Human-Caused Disturbance Stimuli as a Form of Predation Risk

dc.contributor.authorFrid, Alejandroen_US
dc.contributor.authorDill, Lawrence M.en_US
dc.date.accessioned2009-07-31T14:52:47Z
dc.date.available2009-07-31T14:52:47Z
dc.date.issued2002en_US
dc.date.submitted2008-09-19en_US
dc.date.submitted2008-09-19en_US
dc.description.abstract"A growing number of studies quantify the impact of nonlethal human disturbance on the behavior and reproductive success of animals. Athough many are well designed and analytically sophisticated, most lack a theoretical framework for making predictions and for understanding why particular responses occur. Behavioral ecologists have recently begun to fill this theoretical vacuum by applying economic models of antipredator behavior to disturbance studies. In this emerging paradigm, predation and nonlethal disturbance stimuli create similar trade-offs between avoiding perceived risk and other fitness-enhancing activities, such as feeding, parental care, or mating. A vast literature supports the hypothesis that antipredator behavior has a cost to other activities, and that this trade-off is optimized when investment in antipredator behavior tracks short-term changes in predation risk. Prey have evolved antipredator responses to generalized threatening stimuli, such as loud noises and rapidly approaching objects. Thus, when encountering disturbance stimuli ranging from the dramatic, lowflying helicopter to the quiet wildlife photographer, animal responses are likely to follow the same economic principles used by prey encountering predators. Some authors have argued that, similar to predation risk, disturbance stimuli can indirectly affect fitness and population dynamics via the energetic and lost opportunity costs of risk avoidance. We elaborate on this argument by discussing why, from an evolutionary perspective, disturbance stimuli should be analogous to predation risk. We then consider disturbance effects on the behavior of individuals--vigilance, fleeing, habitat selection, mating displays, and parental investment--as well as indirect effects on populations and communities. A wider application of predation risk theory to disturbance studies should increase the generality of predictions and make mitigation more effective without over-regulating human activities."en_US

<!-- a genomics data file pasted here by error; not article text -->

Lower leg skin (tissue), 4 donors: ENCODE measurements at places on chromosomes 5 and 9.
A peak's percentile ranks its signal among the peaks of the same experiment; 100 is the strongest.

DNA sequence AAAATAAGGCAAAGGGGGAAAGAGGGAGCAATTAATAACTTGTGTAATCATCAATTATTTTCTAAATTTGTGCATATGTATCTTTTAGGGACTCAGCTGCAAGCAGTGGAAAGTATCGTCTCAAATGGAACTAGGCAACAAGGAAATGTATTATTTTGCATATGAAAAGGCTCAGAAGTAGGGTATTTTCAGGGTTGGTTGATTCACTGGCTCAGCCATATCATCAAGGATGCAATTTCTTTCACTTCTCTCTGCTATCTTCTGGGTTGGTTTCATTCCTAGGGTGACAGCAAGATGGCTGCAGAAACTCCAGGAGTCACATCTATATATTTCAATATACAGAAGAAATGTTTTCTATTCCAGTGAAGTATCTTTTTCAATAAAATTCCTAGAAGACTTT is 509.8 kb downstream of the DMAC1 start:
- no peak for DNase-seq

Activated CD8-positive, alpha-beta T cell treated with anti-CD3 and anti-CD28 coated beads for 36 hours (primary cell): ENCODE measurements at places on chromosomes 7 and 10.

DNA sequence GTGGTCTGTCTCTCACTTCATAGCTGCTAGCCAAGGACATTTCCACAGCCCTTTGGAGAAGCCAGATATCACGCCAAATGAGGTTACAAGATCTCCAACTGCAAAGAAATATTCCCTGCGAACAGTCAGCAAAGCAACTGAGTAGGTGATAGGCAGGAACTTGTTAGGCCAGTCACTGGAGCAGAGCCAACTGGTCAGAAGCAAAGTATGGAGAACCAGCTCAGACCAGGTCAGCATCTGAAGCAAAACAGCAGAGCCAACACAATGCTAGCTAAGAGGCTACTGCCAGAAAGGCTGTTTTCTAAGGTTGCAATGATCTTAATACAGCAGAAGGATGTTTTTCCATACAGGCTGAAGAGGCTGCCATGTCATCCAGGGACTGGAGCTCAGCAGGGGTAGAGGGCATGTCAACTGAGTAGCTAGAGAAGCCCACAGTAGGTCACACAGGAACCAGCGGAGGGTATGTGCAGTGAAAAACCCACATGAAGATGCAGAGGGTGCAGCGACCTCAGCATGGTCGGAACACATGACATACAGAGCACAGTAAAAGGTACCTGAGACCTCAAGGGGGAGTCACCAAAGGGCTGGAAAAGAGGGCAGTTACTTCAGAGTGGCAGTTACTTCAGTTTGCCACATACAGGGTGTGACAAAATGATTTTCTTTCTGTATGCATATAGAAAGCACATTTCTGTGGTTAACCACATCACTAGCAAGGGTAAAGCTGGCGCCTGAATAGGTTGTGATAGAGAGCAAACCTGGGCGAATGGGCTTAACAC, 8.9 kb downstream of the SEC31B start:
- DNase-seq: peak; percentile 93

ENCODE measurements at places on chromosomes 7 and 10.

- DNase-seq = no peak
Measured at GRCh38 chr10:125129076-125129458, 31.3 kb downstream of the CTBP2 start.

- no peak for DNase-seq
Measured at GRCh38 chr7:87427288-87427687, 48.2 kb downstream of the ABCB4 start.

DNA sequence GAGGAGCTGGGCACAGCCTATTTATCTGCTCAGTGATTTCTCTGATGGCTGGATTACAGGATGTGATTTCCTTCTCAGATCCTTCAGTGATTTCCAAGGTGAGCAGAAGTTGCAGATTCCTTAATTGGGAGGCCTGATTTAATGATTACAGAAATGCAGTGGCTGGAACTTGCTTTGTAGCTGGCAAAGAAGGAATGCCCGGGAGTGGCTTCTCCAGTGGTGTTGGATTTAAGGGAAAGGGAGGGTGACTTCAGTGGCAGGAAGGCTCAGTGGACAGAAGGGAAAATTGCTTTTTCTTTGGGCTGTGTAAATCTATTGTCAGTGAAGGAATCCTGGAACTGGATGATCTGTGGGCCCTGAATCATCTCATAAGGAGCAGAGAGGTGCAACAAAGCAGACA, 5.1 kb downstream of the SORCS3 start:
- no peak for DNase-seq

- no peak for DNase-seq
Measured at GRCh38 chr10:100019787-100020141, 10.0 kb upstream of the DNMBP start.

dc.identifier.citationjournalEcology and Societyen_US
dc.identifier.citationmonthJuneen_US
dc.identifier.citationnumber1en_US
dc.identifier.citationvolume6en_US
dc.identifier.urihttps://hdl.handle.net/10535/2697
dc.subjectanimal behavioren_US
dc.subjectecosystemsen_US
dc.subjectrisken_US
dc.subject.sectorWildlifeen_US
dc.titleHuman-Caused Disturbance Stimuli as a Form of Predation Risken_US
dc.typeJournal Articleen_US
dc.type.publishedpublisheden_US
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